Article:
Not every website lets you do that, and you probably won’t be compensated for your work. But writing valuable content for prominent industry blogs has a lot of benefits:
- You’re getting a backlink, which is good for SEO
- Google will know who you are, giving posts on your own site a boost
- Potential customers who read and trust this site will trust you too
To find a list of websites you can try doing a guest post for, take your biggest competitor (not Amazon or Etsy, though) and run it through an SEO tool to see who links to them. Then, reach out to these sites and offer to write something.
Webinars are hard to run. They require expensive equipment, a lot of promotion, and a fair bit of your time to plan and execute. But the result is definitely worth it as B2C webinars have a 20-40% conversion rate.
When you’re planning a webinar, there are two main things you have to achieve. Get enough people to show up and not make the webinar sound like a sales call.
Since webinars have a pretty high conversion rate, they’re best for bottom-of-the-funnel inbound marketing. That means attracting people who already know why you are and trust you. Promote the webinar across your owned media like your website, social media accounts, and newsletter. You can even try social media advertising to draw more attendees.
Try to keep the sales message closer to the end and keep it very minimal. Your goal is to educate first and generate sales second, otherwise, attendees may think you’re not as trustworthy.
Social networks are one of the cheapest ways to sell for beginner eCommerce entrepreneurs. The ads don’t cost as much as running them on Google and users are pretty accustomed to interacting with brands on social media.
Most social media marketing tools allow for marketing automation like chatbots that can answer questions, facilitate sales, and follow-up users with little attention from the sales rep.
For many B2C brands, especially those with a slightly younger target audience, Instagram would be the perfect fit. It may have fewer users than Facebook, but it’s a great place to share visual content of your products and share tips.
A decent inbound strategy for eCommerce sites would be hiring a photographer to take good pictures of your products, give advice in the posts, engage with the audience in the comments, and share upcoming sales in the stories.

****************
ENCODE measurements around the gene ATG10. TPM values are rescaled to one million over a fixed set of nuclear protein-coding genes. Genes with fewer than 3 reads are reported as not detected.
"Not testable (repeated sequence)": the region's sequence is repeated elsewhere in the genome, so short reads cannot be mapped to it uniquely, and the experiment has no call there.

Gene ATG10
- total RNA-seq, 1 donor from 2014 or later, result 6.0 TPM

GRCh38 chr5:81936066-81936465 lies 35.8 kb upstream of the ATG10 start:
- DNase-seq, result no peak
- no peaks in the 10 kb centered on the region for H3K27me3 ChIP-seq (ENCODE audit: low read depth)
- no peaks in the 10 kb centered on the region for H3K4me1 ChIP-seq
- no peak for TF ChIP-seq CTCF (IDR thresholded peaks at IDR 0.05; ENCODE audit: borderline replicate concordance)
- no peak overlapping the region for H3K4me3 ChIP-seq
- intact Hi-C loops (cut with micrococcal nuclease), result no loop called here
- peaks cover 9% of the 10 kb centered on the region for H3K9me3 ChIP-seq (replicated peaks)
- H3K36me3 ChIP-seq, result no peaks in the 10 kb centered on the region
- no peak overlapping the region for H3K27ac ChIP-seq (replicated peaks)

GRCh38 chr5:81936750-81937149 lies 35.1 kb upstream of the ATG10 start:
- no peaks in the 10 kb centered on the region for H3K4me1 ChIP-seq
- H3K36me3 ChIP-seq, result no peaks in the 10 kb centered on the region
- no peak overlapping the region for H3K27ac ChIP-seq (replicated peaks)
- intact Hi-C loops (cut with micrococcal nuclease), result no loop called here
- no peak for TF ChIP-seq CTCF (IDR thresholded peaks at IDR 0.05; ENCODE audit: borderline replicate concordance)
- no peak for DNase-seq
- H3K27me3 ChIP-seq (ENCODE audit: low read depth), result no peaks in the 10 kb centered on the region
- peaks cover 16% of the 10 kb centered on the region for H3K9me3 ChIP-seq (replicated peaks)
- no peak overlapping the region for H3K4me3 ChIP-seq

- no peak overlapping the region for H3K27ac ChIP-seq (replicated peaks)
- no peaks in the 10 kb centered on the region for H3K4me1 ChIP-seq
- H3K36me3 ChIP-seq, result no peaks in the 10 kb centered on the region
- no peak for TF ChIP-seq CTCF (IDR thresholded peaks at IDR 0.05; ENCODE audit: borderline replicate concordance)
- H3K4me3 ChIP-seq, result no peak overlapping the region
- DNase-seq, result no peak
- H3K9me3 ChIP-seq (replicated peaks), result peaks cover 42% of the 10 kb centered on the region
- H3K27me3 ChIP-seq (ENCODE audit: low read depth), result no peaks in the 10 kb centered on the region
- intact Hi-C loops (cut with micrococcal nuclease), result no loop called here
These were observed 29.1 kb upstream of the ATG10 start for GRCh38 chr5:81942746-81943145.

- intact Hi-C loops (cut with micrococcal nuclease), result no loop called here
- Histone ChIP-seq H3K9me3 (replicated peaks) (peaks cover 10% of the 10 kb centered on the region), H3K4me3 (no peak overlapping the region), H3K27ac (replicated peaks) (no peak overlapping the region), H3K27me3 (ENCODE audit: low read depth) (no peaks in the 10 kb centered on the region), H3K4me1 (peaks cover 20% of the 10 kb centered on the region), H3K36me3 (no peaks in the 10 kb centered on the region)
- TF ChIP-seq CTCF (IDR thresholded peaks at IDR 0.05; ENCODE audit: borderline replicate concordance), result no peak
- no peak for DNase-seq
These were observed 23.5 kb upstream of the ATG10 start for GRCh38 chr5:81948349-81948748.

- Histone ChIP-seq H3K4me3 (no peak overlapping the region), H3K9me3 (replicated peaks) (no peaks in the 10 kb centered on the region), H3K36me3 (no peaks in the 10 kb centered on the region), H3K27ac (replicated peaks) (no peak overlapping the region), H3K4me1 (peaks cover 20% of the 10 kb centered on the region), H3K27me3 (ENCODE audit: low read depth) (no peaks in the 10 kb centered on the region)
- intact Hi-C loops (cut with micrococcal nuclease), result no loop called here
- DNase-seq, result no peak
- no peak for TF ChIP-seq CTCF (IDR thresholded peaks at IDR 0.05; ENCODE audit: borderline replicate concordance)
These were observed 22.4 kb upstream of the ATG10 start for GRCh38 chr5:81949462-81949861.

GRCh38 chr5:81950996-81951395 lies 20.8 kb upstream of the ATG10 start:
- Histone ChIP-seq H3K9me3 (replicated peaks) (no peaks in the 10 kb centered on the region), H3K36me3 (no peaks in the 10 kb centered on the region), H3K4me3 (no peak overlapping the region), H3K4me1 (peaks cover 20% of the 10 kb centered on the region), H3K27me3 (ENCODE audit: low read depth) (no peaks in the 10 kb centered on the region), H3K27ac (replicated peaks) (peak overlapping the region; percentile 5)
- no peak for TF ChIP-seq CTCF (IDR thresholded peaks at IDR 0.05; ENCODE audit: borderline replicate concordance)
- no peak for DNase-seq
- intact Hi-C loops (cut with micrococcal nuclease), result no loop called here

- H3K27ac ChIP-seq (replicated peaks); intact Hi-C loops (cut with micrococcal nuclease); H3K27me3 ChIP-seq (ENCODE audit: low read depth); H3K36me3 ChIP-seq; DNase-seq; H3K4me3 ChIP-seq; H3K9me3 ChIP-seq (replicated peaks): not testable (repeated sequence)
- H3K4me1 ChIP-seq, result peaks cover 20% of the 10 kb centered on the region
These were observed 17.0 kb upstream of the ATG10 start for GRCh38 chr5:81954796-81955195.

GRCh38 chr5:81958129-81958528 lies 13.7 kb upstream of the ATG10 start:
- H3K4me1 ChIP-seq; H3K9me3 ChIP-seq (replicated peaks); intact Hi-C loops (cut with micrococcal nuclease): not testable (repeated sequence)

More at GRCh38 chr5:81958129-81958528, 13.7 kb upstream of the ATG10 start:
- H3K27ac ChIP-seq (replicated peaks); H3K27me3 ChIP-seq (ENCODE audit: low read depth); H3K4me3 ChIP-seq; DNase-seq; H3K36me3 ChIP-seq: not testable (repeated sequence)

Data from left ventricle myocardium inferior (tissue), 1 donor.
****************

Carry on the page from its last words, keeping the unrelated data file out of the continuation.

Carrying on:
Instagram is also well integrated for eCommerce as you can create shoppable posts and sell right on the platform.
It’s a good place to showcase user-generated content like this photography brand does.
USG saves you the resources on creating content, shows users people trust you, and makes clients proud they got featured on your page. A win win win situation.
Facebook is not as visual as Instagram, but it has a couple of features that are useful for inbound methodology. It allows sharing links comfortably, something Instagram avoids even after being acquired by Meta, and creating events.
The fact that each of your posts can have a link means you can boost your blog with the Facebook page. You don’t really need to produce attention-grabbing photos for each post, just repurpose your blog post into several short Facebook posts, and you have your content strategy covered for two channels.
If you really want to drive engagement, though, look into the Facebook videos. Video content seems to be gaining popularity on the platform and it attracts a lot more attention than a simple text post.
A more unique feature of Facebook is that it seems to be great for creating communities. The platform is full of small interest-based groups where people share their experiences and ask questions. Creating and moderating a community like that for your niche is a great way to build consumer trust and drive sales.
TikTok was seen as an app for teens just a few years ago, but it’s becoming a marketing powerhouse. In 2022, ad spending on the platform rose 60% quarter by quarter and both brands and consumers are starting to use TikTok for shopping.
Even though, most TikTok videos are pure entertainment, interesting and fun branded content can rise to prominence and generate sales. If you think your product can look entertaining in a 60-second video or you can give good advice in that format, it’s a good idea to try.
Starting out is much more affordable than YouTube as you only need your phone. But with TikTok, you really have to work hard to make the content you produce grab attention as it’s always a scroll away from thousands of influencers.
That said, you don’t really have to earn millions of subscribers to turn a profit on TikTok inbound marketing. It’s more about attracting people who are interested in the products you sell rather than about being viral.
Both inbound and outbound have their benefits and drawbacks. Outbound marketing generates consistent cash flow, but it’s dependent on consistent spending.
Inbound marketing doesn’t require that large of consistent spending and can have higher ROI. It also builds a brand image, something no amount of ads can do.
But it may have a significant startup cost and the outcome depends on your creativity in some cases. Not every eCommerce website owner has the time or the talent to create TikTok videos, after all.
If you know what you’re doing, if you know that your current customers are using a particular channel to discover brands, it’s worth giving it a try.
You don’t have to be as viral as the Kardashians on Instagram or as prolific as Forbes on Google to move the bottom line, so go out there and create something your clients will love.